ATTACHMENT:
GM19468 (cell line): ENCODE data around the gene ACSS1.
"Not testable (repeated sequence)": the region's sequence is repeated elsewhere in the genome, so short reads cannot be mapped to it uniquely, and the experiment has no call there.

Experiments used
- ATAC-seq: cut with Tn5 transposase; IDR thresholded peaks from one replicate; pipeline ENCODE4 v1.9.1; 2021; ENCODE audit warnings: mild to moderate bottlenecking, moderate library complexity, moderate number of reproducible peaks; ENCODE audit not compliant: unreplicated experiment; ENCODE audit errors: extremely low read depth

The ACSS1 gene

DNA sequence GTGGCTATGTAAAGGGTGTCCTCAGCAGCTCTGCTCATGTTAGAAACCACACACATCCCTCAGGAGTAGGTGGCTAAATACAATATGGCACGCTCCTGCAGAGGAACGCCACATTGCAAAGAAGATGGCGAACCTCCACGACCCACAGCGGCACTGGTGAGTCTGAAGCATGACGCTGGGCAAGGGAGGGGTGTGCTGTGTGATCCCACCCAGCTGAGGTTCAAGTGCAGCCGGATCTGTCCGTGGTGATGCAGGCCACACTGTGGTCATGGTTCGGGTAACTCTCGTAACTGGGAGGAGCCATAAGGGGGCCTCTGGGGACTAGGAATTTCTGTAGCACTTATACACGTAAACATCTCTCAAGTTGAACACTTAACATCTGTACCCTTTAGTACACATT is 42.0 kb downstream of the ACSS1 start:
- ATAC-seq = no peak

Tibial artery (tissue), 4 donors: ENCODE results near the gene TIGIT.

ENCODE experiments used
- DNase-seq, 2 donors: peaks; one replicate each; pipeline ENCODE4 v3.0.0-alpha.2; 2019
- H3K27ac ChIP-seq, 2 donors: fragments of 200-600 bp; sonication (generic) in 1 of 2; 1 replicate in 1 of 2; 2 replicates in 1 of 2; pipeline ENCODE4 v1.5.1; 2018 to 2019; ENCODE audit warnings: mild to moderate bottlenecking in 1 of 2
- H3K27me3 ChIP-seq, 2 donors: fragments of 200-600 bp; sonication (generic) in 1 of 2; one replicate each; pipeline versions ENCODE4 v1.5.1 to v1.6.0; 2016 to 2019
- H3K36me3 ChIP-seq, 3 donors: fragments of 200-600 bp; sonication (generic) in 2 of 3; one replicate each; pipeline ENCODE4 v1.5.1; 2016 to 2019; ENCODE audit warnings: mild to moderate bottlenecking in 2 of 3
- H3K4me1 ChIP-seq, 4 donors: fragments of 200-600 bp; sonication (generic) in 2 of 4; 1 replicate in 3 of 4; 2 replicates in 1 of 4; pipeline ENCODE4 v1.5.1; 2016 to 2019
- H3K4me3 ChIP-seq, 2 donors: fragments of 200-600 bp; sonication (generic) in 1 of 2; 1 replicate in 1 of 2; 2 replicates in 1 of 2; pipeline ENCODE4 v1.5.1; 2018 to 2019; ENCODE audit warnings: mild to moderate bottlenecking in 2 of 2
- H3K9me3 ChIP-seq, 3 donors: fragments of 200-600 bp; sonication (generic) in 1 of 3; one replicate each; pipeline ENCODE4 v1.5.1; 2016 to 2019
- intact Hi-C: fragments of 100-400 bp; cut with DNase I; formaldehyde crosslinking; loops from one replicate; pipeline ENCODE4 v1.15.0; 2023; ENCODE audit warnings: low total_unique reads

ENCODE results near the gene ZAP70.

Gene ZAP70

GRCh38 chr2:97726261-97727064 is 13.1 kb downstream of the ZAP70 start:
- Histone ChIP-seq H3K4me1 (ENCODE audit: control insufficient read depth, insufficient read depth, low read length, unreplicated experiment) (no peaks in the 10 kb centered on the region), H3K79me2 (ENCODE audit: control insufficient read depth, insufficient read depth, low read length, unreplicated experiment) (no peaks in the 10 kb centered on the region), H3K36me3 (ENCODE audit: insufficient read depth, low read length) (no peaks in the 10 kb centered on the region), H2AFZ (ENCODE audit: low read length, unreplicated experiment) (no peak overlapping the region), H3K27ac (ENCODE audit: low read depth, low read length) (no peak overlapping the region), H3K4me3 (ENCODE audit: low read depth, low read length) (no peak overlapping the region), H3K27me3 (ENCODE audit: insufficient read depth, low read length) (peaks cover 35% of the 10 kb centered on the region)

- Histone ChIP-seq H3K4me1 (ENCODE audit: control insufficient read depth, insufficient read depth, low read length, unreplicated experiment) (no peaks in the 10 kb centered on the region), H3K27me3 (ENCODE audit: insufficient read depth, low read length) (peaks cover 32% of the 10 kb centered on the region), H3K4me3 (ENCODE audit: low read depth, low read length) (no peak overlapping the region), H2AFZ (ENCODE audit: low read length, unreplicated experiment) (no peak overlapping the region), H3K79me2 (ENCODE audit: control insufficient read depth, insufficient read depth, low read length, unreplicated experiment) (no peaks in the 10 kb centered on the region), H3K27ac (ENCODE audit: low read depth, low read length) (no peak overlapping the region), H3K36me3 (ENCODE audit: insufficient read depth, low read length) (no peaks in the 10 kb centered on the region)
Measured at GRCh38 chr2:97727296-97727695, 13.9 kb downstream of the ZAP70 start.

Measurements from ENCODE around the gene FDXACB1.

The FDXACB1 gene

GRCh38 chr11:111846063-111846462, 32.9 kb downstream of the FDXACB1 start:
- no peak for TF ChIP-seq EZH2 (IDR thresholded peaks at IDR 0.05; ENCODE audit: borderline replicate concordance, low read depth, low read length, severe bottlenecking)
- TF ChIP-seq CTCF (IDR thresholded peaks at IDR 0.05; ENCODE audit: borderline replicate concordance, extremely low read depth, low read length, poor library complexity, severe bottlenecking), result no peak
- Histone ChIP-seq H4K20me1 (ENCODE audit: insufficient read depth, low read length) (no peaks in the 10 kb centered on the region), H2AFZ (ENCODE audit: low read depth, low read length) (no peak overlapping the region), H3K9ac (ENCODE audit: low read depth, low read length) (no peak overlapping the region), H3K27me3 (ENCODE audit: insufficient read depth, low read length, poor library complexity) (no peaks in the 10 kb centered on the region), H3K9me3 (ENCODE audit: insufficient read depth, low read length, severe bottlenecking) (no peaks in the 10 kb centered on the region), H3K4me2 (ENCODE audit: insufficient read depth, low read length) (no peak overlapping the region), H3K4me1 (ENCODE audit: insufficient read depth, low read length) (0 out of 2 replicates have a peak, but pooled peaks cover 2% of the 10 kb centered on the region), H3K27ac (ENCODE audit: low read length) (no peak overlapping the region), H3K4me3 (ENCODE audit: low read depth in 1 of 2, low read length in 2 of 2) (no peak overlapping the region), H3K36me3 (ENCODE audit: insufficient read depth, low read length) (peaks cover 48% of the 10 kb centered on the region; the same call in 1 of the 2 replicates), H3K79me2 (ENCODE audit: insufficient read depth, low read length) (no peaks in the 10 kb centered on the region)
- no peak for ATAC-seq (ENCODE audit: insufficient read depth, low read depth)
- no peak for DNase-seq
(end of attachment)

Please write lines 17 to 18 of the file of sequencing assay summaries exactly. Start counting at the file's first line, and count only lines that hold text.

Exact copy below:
- intact Hi-C: fragments of 100-400 bp; cut with DNase I; formaldehyde crosslinking; loops from one replicate; pipeline ENCODE4 v1.15.0; 2023; ENCODE audit warnings: low total_unique reads

ENCODE results near the gene ZAP70.